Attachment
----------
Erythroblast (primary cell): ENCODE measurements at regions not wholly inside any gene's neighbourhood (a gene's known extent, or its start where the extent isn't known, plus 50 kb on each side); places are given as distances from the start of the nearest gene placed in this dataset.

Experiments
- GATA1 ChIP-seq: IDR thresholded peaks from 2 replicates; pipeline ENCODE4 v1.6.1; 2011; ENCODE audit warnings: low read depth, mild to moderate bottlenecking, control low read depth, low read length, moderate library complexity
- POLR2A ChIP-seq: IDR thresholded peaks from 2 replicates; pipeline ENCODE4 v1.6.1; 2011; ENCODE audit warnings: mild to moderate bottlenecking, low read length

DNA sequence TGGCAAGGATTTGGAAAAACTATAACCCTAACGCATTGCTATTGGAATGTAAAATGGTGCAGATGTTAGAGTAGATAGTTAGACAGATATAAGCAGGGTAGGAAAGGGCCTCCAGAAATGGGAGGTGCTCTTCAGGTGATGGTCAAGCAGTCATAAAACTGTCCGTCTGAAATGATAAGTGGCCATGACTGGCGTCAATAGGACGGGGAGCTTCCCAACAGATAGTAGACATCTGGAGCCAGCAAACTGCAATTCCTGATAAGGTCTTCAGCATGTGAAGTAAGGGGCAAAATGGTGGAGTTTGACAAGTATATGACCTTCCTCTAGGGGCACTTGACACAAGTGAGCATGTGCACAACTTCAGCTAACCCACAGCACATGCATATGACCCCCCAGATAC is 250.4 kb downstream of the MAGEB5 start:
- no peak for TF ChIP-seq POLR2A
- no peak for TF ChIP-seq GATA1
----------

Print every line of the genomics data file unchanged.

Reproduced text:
Erythroblast (primary cell): ENCODE measurements at regions not wholly inside any gene's neighbourhood (a gene's known extent, or its start where the extent isn't known, plus 50 kb on each side); places are given as distances from the start of the nearest gene placed in this dataset.

Experiments
- GATA1 ChIP-seq: IDR thresholded peaks from 2 replicates; pipeline ENCODE4 v1.6.1; 2011; ENCODE audit warnings: low read depth, mild to moderate bottlenecking, control low read depth, low read length, moderate library complexity
- POLR2A ChIP-seq: IDR thresholded peaks from 2 replicates; pipeline ENCODE4 v1.6.1; 2011; ENCODE audit warnings: mild to moderate bottlenecking, low read length

DNA sequence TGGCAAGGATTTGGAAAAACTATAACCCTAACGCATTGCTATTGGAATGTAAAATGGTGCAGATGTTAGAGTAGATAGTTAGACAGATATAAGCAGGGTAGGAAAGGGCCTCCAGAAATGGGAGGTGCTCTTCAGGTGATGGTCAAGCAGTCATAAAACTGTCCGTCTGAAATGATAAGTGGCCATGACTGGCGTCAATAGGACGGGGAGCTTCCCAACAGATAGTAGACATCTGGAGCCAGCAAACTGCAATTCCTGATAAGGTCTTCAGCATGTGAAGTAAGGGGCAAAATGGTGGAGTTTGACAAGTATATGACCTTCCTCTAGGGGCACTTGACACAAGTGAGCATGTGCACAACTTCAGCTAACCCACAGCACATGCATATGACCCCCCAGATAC is 250.4 kb downstream of the MAGEB5 start:
- no peak for TF ChIP-seq POLR2A
- no peak for TF ChIP-seq GATA1